Semi-retirement and return
Paul Orndorff retired in early 1988 due to his arm injury and focused on running his bowling alley in Fayetteville. During his time away from the sport he was actually reported to have died; the story made several newspapers. The time off was because of the injury to his arm/neck that he suffered during the Hogan feud and left untreated for too long. With the time off, Orndorff recovered and started working out, reestablishing the physique that earned him the nickname “Mr. Wonderful" in the first place. The only difference was that his right arm was noticeably smaller and weakened due to a neck injury that caused nerve damage and eventually the atrophy of his right biceps.
In 1990 Orndorff returned to the squared circle, wrestling a series of matches against Kerry Von Erich on the independent circuit. By the spring of 1990 Orndorff signed with World Championship Wrestling, making his debut as a member of a group called the “Dudes with Attitudes" consisting of himself, Sting, Lex Luger, Junkyard Dog, and The Steiner Brothers. The Dudes backed Sting in his fight with the Four Horsemen. At Clash of the Champions XI Orndorff defeated Arn Anderson and at the 1990 Great American Bash, Orndorff teamed up with the Junkyard Dog and El Gigante to defeat Arn Anderson, Barry Windham, and Sid Vicious by disqualification. Orndorff remained with WCW until the fall of 1990.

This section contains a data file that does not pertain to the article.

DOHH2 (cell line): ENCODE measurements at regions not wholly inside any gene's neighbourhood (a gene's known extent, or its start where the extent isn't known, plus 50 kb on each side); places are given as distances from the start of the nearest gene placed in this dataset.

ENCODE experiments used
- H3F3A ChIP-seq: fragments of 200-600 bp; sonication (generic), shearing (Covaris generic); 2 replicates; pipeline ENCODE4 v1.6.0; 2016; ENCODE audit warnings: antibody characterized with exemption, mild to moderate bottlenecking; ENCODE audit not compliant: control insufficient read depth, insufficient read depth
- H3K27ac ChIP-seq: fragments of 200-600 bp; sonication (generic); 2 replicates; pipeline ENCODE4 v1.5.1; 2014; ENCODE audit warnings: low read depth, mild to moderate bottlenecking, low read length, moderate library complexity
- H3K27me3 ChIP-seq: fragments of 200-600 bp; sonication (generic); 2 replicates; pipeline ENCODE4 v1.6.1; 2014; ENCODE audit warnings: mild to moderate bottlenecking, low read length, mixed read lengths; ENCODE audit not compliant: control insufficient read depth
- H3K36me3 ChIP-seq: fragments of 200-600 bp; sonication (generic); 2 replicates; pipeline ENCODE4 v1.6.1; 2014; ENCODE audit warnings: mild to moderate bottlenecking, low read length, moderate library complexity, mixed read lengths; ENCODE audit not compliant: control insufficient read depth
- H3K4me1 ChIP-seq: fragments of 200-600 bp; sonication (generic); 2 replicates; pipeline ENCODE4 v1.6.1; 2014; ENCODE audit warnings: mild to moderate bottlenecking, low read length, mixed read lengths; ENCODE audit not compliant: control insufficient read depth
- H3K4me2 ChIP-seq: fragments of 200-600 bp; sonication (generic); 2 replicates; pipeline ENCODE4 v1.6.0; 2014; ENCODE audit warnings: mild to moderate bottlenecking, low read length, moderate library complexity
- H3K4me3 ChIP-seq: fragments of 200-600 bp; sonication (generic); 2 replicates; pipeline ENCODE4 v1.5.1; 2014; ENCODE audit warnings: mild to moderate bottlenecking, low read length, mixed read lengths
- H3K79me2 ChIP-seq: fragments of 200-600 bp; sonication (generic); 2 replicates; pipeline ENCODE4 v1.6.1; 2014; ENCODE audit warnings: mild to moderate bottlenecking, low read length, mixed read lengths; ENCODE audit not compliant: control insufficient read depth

UWF and the indies
By late 1990, Orndorff became one of the featured headliners for Herb Abrams' fledgling Universal Wrestling Federation. Televised on several cable outlets, the UWF saw many former WWF stars such as Don Muraco, Bob Orton, Jr., "Superfly" Jimmy Snuka, Lou Albano, and The Killer Bees (known as "Masked Confusion" in the UWF). Mr. Wonderful more or less immediately started feuding with "Dr. Death" Steve Williams, who attacked Orndorff to kick start the feud. Orndorff and Williams clashed several times in what was promoted as the “Signature Feud" of the UWF in its early days. Orndorff would also reignite his feud with Bob Orton, Jr. in the UWF, where he beat Orton for the UWF Southern States Championship on June 22, 1992 and held the title until he left the promotion. On June 9, 1991, Orndorff competed on the UWF’s only PPV Beach Brawl, defeating Col. DeBeers in a Strap match. Orndorff left the UWF sometime in early 1993, vacating the Southern States title.
While working for the UWF, Orndorff would also compete in the American Wrestling Federation (not the same promotion as the AWF) and held the AWF Heavyweight title after beating Stan Lane on December 16, 1991. When Orndorff left the AWF in February 1992, he vacated the title. During this time Orndorff also competed in the National Wrestling League, holding its tag team titles alongside Brian Blair sometime in 1993.